Covid-19: IAA predicts slow recovery and period of adaptation at Ben Gurion

By Andrew Pentol |

Ben-Gurion small for web

All shops, with the exception of a few food and beverage outlets at Tel Aviv Ben Gurion International Airport remain closed. (Photo credit: Berthold Werner/Wikimedia Commons)

Israel Airports Authority (IAA) is a predicting a slow recovery from the Covid-19 pandemic across its aviation and commercial business at Tel Aviv Ben Gurion International Airport.

All shops have been closed at the airport, with the exception of a few small food and beverage outlets since 15 March. This coincided with an order from the government to close all non-essential public places across Israel.

The airport remains in operation for certain domestic and international flights, but all foreigners (including US citizens who are not Israeli citizens or permanent residents) have been forbidden from entering the country since 18 March.

JR/Duty Free is the longstanding incumbent at Ben Gurion Airport, where it has operated since 1988. In 2017, the retailer secured a 10-year contract to continue operating at the airport (Terminal 1 and Terminal 3) in partnership with German family-owned company Gebr. Heinemann.

Yoram Shapira, Deputy Director General, Commerce and Business Development, Israel Airports Authority told TRBusiness: “My feeling is that airlines not currently operating will re-start at the beginning of July or early August. Things won’t be like they were before the crisis. Everything start slowly and take time.”


He added: “The reality is that the world cannot survive without aviation. You cannot block countries and you cannot block people. We will either find a way to live with the virus or the world will solve the problem. I have no idea what will happen.”


JR/Duty Free is the longstanding duty free incumbent at Tel Aviv Ben Gurion International Airport.

Shapira, who is continuing to work in the IAA office on a daily basis along with certain members of his team — other members of his team are working at home — says the company is supporting its retail/commercial tenants during this difficult period.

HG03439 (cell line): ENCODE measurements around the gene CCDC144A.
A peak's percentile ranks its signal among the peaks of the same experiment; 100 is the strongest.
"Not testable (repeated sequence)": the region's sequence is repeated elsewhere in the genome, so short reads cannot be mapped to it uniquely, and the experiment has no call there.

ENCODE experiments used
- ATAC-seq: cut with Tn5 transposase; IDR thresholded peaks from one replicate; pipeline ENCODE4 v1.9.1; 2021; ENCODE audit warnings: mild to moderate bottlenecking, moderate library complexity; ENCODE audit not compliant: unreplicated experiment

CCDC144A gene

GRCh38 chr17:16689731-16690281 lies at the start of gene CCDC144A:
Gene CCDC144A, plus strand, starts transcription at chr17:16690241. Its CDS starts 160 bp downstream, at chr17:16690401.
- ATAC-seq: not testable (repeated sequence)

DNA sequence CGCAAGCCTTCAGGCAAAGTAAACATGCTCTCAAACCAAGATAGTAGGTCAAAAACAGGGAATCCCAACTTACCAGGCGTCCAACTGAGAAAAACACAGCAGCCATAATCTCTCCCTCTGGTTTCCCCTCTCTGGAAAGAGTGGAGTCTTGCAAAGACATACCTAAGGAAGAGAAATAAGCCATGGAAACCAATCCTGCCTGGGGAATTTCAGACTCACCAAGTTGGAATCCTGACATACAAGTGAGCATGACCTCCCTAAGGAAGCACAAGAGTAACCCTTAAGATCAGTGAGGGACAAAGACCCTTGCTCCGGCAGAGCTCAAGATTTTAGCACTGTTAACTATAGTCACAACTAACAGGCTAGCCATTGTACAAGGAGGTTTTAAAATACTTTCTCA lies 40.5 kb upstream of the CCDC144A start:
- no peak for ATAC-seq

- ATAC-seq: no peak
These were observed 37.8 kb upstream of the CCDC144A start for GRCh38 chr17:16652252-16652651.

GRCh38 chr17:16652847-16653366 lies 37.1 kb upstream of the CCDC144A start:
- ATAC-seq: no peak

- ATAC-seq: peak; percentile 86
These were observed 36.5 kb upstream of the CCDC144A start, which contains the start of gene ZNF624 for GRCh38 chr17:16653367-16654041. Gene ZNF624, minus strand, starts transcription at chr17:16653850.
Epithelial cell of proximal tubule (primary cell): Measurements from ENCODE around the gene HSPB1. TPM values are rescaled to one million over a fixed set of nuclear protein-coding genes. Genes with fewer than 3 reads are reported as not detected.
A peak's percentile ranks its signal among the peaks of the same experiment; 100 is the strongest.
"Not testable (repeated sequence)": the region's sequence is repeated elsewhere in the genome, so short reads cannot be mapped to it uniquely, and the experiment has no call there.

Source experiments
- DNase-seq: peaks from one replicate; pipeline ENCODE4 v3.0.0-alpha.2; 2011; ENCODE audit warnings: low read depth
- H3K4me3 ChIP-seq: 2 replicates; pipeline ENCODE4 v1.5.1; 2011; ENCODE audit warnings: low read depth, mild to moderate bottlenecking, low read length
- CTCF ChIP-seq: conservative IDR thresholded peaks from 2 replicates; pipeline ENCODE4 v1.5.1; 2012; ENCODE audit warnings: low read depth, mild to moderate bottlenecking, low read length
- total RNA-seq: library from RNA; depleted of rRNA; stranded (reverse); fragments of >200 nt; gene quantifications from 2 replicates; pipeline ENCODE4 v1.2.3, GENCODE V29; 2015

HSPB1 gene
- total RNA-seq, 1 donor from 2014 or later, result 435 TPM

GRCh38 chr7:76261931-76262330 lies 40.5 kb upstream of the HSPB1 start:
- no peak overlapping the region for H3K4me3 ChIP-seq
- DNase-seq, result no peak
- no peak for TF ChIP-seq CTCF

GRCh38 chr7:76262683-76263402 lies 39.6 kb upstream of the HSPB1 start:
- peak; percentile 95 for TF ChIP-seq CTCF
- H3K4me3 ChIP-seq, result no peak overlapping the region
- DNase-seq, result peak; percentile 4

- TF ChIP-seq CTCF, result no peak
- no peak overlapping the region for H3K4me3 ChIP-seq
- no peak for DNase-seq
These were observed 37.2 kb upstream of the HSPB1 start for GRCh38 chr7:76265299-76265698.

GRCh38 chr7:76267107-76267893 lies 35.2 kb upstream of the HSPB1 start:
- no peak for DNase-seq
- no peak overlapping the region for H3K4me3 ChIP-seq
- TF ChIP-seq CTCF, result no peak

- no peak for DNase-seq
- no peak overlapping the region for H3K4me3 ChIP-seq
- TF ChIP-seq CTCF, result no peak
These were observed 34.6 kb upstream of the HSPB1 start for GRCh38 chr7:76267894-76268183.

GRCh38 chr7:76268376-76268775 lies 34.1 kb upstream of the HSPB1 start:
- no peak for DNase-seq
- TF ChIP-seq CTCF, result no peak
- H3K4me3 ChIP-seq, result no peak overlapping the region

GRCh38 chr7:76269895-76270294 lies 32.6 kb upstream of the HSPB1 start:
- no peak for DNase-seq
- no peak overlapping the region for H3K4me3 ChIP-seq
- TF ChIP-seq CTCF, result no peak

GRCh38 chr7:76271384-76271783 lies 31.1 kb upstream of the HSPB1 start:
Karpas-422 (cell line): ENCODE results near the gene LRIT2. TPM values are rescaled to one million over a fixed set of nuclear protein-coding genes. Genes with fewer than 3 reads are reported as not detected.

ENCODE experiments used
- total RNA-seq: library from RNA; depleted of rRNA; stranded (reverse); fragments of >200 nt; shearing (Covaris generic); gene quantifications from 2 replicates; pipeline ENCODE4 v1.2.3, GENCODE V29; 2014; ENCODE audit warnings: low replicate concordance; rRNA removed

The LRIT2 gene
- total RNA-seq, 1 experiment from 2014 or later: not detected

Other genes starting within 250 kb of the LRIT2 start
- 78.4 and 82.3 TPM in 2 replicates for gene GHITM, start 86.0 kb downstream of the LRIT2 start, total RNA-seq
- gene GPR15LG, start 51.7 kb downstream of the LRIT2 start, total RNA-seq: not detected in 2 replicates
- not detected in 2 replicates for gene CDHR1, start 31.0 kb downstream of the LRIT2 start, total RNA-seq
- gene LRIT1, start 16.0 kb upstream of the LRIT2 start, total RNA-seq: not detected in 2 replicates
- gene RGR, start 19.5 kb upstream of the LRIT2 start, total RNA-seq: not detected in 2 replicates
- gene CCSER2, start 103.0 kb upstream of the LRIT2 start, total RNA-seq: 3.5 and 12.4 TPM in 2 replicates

“From 1 March until 15 March, when the shops and food and beverage outlets were operational, tenants were only paying the percentage from turnover and no minimum guarantee.

“For the period 15 March, until the end of April or whenever the shops can reopen, they will not pay anything.”

Ensuring the airport is primed to hit the ground running when the recovery begins is the prime objective. Shapira commented: “When the recovery does start, we will have to adapt the contract conditions of our tenants, particularly in the first six months. This is because things will not return to normal overnight.

“It will take the IAA, our concessionaires, the passengers and airlines a few months to recover.”

Once things do start improving, Shapira believes it won’t be long for Israelis beginning travelling again. “You have to remember that Israel is kind of like an island. The only way to connect with other countries is via the airport and airlines. We are the main gate to and from Israel.

“All business and leisure activities will start here. I believe it will take time, but we will recover.”

Shapira, who predicts commercial revenue will be 50% to 65% lower than initially predicted said: “It is difficult to know exactly what will happen. Sometimes certain things happen which you know will start one day and finish the next.”

“The Covid-19 crisis is continuing and having an impact around the world. If people want to fly to North America, Europe or Asia, for example, they have to believe they will feel safe there. Now, they are not feeling safe anywhere so it is a massive problem.”


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